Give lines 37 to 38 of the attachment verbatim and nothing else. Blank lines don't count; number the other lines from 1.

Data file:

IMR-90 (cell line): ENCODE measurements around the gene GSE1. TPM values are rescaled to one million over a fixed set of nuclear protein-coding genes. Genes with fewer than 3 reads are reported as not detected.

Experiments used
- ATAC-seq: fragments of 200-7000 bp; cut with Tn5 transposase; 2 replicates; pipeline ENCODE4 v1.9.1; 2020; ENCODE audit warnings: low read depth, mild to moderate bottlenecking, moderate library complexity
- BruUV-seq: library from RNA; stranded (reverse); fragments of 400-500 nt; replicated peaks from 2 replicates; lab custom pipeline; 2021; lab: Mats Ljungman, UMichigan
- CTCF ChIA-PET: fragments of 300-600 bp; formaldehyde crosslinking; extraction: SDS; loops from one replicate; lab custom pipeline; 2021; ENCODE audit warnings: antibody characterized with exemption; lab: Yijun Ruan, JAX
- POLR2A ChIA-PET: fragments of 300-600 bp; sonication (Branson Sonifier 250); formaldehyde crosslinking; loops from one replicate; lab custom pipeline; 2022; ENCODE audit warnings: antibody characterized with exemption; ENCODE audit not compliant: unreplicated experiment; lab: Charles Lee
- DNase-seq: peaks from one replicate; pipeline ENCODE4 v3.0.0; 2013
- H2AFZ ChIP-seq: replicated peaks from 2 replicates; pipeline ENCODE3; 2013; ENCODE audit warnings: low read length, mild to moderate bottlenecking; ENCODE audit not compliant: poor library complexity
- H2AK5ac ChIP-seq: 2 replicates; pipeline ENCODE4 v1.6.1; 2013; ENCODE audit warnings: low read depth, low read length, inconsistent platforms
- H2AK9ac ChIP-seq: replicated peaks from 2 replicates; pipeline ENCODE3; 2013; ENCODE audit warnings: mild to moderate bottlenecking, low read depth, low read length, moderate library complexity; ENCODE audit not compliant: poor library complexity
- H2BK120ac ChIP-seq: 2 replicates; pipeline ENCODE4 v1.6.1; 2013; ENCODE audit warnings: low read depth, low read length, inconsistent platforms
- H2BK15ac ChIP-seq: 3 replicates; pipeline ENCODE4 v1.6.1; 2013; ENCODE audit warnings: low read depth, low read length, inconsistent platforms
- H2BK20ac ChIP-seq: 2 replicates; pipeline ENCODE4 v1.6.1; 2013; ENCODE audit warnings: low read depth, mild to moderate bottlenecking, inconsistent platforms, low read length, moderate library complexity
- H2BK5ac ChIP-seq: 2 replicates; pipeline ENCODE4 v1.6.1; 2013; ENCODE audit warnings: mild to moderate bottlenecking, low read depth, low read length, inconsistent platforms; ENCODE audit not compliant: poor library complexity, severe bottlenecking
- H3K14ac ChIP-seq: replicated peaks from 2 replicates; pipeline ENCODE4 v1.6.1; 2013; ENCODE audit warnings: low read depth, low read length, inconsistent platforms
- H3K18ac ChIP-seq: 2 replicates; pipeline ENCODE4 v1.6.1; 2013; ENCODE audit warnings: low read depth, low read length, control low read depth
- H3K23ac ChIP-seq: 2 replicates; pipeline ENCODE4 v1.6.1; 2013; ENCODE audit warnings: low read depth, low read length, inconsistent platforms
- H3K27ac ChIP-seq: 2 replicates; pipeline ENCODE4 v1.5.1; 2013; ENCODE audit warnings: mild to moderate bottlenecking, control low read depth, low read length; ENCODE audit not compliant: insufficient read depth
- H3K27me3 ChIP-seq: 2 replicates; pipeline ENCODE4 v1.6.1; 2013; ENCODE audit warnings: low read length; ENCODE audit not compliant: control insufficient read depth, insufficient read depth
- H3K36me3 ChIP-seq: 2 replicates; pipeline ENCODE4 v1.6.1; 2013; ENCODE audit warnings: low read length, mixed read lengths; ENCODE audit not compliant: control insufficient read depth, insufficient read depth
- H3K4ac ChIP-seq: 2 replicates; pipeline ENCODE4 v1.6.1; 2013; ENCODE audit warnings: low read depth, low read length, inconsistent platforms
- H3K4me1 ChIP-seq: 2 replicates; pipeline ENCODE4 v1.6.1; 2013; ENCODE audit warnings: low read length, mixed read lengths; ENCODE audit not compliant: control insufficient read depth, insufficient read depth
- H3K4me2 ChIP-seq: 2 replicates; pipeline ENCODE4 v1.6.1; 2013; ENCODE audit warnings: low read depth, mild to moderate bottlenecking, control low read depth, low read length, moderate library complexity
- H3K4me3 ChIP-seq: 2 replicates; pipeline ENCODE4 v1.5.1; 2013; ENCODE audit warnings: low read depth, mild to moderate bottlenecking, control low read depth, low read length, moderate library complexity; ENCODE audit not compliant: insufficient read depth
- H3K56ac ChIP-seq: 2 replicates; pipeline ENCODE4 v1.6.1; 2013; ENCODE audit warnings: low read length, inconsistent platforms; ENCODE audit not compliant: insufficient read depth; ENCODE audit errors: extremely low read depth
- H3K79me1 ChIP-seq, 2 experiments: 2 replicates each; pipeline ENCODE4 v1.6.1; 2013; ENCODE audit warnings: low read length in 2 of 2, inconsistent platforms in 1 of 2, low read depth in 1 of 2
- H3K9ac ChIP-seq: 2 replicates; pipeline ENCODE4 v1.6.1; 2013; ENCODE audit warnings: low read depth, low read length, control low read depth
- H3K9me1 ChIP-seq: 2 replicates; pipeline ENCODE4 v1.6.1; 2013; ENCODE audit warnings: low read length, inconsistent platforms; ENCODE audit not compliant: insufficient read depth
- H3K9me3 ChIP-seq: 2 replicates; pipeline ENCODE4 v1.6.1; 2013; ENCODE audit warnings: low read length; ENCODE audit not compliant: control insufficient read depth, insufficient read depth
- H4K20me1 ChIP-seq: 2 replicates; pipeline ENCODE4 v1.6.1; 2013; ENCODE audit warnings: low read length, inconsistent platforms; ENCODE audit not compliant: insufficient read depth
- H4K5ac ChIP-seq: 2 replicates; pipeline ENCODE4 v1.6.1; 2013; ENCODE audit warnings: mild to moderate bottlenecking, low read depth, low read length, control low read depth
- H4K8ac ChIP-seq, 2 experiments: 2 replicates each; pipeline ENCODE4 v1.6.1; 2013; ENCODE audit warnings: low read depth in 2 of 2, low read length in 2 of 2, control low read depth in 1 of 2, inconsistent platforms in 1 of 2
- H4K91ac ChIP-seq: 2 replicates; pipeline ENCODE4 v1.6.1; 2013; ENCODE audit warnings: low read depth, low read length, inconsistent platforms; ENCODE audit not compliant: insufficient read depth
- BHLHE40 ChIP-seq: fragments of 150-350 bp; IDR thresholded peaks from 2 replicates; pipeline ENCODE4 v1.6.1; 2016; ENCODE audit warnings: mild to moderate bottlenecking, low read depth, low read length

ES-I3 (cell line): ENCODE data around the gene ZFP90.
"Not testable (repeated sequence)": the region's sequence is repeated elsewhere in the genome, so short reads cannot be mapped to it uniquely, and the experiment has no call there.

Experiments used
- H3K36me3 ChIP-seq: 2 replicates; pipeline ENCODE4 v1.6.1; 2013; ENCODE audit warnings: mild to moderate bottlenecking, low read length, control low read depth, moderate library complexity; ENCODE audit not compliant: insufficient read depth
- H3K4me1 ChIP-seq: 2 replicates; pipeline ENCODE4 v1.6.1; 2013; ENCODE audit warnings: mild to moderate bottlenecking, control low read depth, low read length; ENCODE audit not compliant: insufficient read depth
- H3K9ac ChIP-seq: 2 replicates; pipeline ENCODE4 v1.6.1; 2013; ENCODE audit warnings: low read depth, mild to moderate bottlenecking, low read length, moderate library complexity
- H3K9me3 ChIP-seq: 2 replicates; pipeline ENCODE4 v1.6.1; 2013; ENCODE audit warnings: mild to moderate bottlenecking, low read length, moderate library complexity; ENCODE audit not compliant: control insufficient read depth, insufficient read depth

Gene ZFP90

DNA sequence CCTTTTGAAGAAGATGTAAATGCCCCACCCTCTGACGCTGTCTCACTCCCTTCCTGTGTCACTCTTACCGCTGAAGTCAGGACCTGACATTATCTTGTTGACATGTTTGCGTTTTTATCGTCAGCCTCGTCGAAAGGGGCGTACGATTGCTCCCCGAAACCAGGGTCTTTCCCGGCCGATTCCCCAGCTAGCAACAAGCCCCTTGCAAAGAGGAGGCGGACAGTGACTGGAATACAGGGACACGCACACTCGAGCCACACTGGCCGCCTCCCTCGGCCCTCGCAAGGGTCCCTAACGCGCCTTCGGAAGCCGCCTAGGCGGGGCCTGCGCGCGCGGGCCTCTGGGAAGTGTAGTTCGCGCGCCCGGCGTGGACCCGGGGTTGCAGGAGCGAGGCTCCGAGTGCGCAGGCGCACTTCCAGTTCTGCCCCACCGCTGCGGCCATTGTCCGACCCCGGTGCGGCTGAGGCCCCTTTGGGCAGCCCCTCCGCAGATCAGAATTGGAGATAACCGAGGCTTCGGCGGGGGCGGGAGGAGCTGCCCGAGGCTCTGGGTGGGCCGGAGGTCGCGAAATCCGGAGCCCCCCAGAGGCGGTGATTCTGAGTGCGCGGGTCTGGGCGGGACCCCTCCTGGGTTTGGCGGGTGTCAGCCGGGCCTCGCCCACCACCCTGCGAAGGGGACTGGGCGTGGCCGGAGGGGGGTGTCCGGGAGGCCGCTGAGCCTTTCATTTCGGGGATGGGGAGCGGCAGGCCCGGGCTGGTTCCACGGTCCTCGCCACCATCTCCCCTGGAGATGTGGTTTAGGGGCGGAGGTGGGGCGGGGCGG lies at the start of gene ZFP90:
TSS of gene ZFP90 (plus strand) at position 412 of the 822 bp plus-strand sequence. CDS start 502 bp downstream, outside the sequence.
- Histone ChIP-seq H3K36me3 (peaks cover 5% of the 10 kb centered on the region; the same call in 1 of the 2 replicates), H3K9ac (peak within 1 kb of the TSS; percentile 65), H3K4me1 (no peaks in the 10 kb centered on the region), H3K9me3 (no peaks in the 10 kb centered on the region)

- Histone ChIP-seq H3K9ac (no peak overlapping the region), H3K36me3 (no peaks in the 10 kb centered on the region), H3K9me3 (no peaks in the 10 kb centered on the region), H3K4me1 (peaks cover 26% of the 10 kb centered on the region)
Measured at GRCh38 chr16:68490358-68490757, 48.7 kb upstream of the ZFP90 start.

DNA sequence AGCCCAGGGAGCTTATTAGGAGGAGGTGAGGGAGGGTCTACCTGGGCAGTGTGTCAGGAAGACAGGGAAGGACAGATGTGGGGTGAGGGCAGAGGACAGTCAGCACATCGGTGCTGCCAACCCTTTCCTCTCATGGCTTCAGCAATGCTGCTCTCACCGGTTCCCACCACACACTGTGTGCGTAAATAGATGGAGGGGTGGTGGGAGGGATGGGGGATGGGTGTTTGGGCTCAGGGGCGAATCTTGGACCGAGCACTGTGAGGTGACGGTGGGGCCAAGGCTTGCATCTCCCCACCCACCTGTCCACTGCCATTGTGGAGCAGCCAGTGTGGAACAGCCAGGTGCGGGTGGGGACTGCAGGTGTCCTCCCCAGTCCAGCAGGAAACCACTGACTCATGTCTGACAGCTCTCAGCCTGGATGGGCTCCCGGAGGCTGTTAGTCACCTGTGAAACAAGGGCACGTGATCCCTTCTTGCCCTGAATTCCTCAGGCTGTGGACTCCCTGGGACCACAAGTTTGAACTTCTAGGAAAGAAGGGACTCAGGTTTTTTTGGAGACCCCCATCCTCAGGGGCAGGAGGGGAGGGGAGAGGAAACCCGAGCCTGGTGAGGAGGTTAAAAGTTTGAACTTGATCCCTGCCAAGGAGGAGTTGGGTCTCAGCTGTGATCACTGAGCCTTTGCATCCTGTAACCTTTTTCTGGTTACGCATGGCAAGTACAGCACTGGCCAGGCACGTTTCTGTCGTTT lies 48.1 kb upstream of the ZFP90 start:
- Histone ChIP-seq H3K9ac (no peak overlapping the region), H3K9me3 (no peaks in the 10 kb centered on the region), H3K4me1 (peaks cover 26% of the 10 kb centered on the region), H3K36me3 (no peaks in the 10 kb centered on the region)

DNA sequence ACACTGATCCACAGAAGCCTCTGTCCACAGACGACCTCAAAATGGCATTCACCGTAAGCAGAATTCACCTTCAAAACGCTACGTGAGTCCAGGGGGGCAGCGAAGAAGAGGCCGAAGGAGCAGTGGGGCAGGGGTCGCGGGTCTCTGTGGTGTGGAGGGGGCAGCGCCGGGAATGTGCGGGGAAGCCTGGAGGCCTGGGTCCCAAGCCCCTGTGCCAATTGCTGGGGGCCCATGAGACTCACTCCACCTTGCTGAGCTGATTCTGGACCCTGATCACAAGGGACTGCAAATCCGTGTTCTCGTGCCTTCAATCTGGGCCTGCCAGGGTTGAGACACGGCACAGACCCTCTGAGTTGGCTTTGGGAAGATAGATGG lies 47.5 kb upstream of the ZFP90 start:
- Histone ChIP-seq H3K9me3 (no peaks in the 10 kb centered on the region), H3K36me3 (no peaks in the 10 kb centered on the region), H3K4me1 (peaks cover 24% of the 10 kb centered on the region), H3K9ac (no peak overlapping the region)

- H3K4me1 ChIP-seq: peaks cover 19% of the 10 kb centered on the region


Experiments used
- H3K36me3 ChIP-seq: 2 replicates; pipeline ENCODE4 v1.6.1; 2013; ENCODE audit warnings: mild to moderate bottlenecking, low read length, control low read depth, moderate library complexity; ENCODE audit not compliant: insufficient read depth